Can @Stable (or something similar) be made accessible?

Peter Levart peter.levart at
Fri Jan 12 12:37:30 UTC 2018

On 01/12/2018 01:11 PM, Vitaly Davidovich wrote:
> On Fri, Jan 12, 2018 at 6:36 AM Peter Levart <peter.levart at> wrote:
>> Hi Andrew,
>> On 01/12/2018 09:47 AM, Andrew Haley wrote:
>>> On 12/01/18 04:33, Jason Greene wrote:
>>>> The internal @Stable facility provides the desired semantics and
>>>> precision, but it is heavily locked down, with privileged code
>>>> checks and export restrictions. Could this be made more accessible
>>>> (or perhaps a variant restricted to just final fields)? Informing
>>>> the compiler that a final field is a true lazy initialized constant,
>>>> with no store-to-final seems a pretty useful construct in general. I
>>>> can understand that the long term desire is that this shouldn’t be
>>>> necessary, and should be inferred [3], but at that point the
>>>> annotation is still useful as documentation and legacy
>>>> compatibility. If nothing else could it be allowed in non-privileged
>>>> code via some flag?
>>> I don't know of any way to do that without compromising the integrity
>>> of the JVM.  All that anybody would have to do to break the VM is to
>>> define a field as @Stable and then change the field.
>> Would you be so kind to explain how this breakage occurs? I can
>> understand that improper use of @Stable annotation may break the
>> intended semantics of a program, but to break the integrity of VM? I'm
>> trying to imagine the scenario, but can't.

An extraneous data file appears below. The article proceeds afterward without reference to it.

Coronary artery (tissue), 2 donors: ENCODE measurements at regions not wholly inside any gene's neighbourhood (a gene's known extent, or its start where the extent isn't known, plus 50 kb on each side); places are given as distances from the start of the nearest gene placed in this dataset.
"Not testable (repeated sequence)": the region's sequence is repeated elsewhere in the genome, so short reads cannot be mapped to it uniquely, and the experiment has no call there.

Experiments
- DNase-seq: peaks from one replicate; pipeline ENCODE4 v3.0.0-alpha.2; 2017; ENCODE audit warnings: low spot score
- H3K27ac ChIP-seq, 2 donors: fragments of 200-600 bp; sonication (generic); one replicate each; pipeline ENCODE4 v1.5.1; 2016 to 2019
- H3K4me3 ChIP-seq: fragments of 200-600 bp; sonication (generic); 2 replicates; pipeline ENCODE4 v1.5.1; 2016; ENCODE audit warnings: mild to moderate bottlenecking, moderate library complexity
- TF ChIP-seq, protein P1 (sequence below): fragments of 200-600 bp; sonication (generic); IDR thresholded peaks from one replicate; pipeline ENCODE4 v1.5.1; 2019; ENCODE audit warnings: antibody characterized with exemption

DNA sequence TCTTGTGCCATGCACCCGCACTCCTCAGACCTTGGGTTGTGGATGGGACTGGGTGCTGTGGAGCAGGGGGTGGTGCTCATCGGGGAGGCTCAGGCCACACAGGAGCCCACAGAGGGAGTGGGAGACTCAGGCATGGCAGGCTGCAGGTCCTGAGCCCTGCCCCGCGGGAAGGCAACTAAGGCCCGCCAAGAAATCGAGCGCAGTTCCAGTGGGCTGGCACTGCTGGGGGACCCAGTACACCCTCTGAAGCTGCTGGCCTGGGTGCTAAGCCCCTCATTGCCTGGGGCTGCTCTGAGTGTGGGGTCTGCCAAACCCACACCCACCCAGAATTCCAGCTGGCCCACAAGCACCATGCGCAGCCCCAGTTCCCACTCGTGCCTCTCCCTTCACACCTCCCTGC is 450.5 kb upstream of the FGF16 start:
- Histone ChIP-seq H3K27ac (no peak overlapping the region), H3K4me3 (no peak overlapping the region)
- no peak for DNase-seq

> One example might be a @Stable array field used with a constant index to
> write a value into it.  If the JIT trusts the field to be final it could
> elide a range check when storing into the slot.  If the field is actually
> modified to be a smaller length array, you’d end up with a write to an out
> of bounds memory area.
> I suppose something similar can be done with a non-array field - make the
> field type Object, store a Foo initially.  The JIT can assume the type is
> always Foo and generate read/writes using its layout.  Then change the
> field to another type.

So you are saying that JIT might optimize some aspects of code assuming 
the "constantness" of the value of the field (for example inline code 
for a particular type of object or skip index range check), but not 
optimize other aspects - for example still read the value of the field 
from the field's primary location in containing object to obtain 'this' 
pointer or index value. Is this really they way JIT does 
compilation/optimization? I would assume that if JIT optimizes code 
assuming some value is constant, it also uses this same constant value 
in the optimized code and not emit code that actually reads the value 
from the primary field location or assume that that value already 
resides in some register which was established in non-optimized part of 
code. I'm probably wrong in assuming that.

So one that uses @Stable annotation on fields in JDK internals must be 
very careful not to break the rules which are very subtle or he may 
create situations that compromise stability of VM? There are places in 
JDK using @Stable annotations where such marked fields can be written to 
more than once with different values (racy caching). Are you saying that 
all those values that are written to a @Stable field must be equivalent 
not only in terms of Java logic but in case they are reference values, 
they must also point to the object of the same runtime class or else the 
stability of VM may be compromised?



>> Regards, Peter
>> --
> Sent from my phone

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